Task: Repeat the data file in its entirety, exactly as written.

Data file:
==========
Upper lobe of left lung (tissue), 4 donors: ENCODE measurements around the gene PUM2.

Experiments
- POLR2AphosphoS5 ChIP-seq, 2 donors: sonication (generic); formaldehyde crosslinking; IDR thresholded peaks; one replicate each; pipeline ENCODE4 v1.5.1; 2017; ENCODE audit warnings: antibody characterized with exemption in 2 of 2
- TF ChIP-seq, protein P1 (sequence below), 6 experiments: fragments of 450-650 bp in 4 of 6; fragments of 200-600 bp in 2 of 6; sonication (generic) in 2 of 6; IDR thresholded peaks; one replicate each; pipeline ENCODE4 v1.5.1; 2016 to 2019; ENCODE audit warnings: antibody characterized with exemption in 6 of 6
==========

Upper lobe of left lung (tissue), 4 donors: ENCODE measurements around the gene PUM2.

Experiments
- POLR2AphosphoS5 ChIP-seq, 2 donors: sonication (generic); formaldehyde crosslinking; IDR thresholded peaks; one replicate each; pipeline ENCODE4 v1.5.1; 2017; ENCODE audit warnings: antibody characterized with exemption in 2 of 2
- TF ChIP-seq, protein P1 (sequence below), 6 experiments: fragments of 450-650 bp in 4 of 6; fragments of 200-600 bp in 2 of 6; sonication (generic) in 2 of 6; IDR thresholded peaks; one replicate each; pipeline ENCODE4 v1.5.1; 2016 to 2019; ENCODE audit warnings: antibody characterized with exemption in 6 of 6